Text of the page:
While the growth focused NASDAQ100 has entered a bear market, falling 20% from its peak, the same impacts are not happening on the ASX200 which is only down 1.34% over the last 6 months.
Meakin highlights,that this is due to the make up of Australia's market, which has more banks and miner focus than its global peers.
"In this environment you would typically see a rotation from growth to value companies which puts the ASX 200 on a good footing against its international peers and I'd expect it will outperform in comparison, especially against growth heavy indexes such as the NASDAQ 100," he explains.
But inflation impacts businesses differently
While inflation will have broad impacts, it does not mean every business will be impacted in the same way.
To highlight this, Meakin shows businesses that theoretically will perform strongly in this environment.
"Typically in an inflationary/rising interest rate environment, companies in the financial, healthcare and consumer staples sectors will outperform," he said.
"With elevated commodity prices we should also see the materials and energy sector do well."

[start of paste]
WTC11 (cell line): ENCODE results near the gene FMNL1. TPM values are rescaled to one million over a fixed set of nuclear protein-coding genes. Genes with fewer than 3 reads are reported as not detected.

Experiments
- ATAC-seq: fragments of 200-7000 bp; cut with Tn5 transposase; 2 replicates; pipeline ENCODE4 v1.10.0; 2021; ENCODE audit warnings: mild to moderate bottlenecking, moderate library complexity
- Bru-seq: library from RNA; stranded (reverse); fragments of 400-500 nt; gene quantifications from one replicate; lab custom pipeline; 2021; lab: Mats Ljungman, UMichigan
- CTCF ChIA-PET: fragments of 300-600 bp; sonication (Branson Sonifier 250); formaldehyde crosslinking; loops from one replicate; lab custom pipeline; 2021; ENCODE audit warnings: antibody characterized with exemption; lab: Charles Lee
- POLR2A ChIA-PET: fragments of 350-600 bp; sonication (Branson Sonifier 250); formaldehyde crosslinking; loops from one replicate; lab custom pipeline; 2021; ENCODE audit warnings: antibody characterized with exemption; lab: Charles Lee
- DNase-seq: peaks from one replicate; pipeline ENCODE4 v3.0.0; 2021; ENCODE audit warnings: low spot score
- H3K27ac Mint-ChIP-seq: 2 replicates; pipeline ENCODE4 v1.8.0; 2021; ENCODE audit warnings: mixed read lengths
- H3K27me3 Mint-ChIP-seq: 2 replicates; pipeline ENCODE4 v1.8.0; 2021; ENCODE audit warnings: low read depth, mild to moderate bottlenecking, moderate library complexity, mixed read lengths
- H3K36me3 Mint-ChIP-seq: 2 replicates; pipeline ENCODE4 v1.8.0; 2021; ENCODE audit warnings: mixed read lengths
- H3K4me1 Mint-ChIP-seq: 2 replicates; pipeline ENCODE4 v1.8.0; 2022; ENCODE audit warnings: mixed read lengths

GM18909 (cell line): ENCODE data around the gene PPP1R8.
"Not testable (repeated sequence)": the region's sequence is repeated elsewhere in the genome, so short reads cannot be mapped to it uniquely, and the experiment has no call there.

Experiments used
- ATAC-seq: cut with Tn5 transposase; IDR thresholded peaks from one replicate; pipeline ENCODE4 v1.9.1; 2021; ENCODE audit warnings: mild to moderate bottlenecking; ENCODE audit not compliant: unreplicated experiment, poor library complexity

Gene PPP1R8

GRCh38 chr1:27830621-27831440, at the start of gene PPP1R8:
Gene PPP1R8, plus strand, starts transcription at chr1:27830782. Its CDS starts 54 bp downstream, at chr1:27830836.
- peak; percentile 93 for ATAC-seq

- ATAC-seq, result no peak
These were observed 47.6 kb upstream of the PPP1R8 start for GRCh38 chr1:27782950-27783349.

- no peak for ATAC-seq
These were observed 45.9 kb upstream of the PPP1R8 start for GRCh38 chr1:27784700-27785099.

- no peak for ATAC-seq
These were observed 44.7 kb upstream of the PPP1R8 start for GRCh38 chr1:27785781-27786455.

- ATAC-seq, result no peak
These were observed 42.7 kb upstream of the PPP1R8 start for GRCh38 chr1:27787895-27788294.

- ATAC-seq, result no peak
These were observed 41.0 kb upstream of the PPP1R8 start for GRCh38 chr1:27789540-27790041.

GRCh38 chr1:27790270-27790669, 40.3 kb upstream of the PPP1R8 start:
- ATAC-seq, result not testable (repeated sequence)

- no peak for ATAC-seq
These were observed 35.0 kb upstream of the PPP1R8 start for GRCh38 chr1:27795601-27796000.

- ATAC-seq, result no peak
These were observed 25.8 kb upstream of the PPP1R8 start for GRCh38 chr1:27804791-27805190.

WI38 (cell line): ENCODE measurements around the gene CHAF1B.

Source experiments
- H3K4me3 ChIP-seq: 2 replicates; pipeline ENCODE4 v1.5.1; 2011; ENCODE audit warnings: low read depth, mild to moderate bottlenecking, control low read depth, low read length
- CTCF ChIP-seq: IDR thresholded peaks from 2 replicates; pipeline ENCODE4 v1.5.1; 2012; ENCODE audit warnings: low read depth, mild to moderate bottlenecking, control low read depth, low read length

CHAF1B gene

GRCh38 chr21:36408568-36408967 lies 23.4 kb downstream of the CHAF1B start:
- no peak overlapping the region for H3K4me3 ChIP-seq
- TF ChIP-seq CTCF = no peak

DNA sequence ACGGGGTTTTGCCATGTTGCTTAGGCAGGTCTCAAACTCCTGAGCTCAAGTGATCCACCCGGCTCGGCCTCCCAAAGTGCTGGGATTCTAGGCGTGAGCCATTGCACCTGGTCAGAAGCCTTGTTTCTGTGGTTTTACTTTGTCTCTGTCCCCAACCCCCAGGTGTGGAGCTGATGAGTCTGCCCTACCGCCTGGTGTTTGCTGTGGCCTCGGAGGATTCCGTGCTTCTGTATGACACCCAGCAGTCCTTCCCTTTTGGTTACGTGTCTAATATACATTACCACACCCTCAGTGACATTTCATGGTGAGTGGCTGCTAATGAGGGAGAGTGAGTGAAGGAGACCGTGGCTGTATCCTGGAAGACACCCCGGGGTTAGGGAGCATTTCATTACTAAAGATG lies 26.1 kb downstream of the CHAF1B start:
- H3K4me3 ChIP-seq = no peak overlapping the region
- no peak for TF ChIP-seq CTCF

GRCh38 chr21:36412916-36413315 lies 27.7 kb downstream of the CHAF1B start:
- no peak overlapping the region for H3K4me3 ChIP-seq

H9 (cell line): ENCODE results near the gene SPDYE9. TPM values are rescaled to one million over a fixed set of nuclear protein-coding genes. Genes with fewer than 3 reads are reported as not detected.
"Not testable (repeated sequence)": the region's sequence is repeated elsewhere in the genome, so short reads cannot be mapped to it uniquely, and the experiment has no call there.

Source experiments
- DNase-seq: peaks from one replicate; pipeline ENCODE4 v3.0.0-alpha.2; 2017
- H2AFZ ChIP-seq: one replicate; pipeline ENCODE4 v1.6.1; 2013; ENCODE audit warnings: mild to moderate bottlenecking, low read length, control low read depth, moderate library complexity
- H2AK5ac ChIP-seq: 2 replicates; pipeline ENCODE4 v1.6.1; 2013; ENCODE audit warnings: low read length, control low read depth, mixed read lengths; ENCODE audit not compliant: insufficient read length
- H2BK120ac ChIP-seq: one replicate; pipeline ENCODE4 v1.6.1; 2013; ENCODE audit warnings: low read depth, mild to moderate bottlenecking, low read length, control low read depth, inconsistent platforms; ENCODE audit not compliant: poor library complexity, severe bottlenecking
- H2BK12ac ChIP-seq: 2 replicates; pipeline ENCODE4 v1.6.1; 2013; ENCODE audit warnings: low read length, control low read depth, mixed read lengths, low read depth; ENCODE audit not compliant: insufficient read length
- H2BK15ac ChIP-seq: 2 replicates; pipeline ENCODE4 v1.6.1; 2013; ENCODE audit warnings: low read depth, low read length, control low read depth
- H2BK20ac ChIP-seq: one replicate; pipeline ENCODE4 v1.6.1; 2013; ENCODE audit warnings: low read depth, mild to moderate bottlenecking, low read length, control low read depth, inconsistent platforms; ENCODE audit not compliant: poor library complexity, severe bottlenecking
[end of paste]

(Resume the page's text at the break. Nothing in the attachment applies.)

At the same time, there will be sectors that are weaker.
"Companies in the tech, real estate and the consumer discretionary sectors may underperform," he continues.
But even in a theoretically weaker backdrop for businesses Meakin said that "there will still be opportunities in these sectors, they just may need a bit more due diligence."
More: Stay up to date on market movements and events for the day just gone with GO Markets free news and analysis.
Rising rates and the bull market case
While much of the market commentary focuses on the negative of rising inflation on shares, Meakin highlights the positive, that potentially Australian investors could see stronger returns.
This is because a steady rising inflation is actually good for an economy. Having no inflation or deflation means consumers will simply stop buying products.
After all, why buy something today if you can get it cheaper tomorrow?
Meakin points out "the Australian economy is chugging along very nicely with economic figures indicating we are recovering well from the pandemic slowdown."
"Rising inflation shows that demand for goods and services is high and company cash flows should benefit from this."
Advice for those who have never invested during a rate rise
Finally, the market analyst offers some advice for those who are new to this investing world.
While markets will be volatile, Meakin states, "it is never a bad time to start investing, there are always opportunities in any part of the economic cycle, investing for future wealth is the long game."
Instead of delaying entering the market, Meakin highlights the importance of diversification which can potentially see you through a volatile period .
"There will be many investment opportunities in the right companies, the things to look for are strong cash flow and low debt."
"Diversifying your portfolio is also important, don't put all your eggs in one basket," he concludes.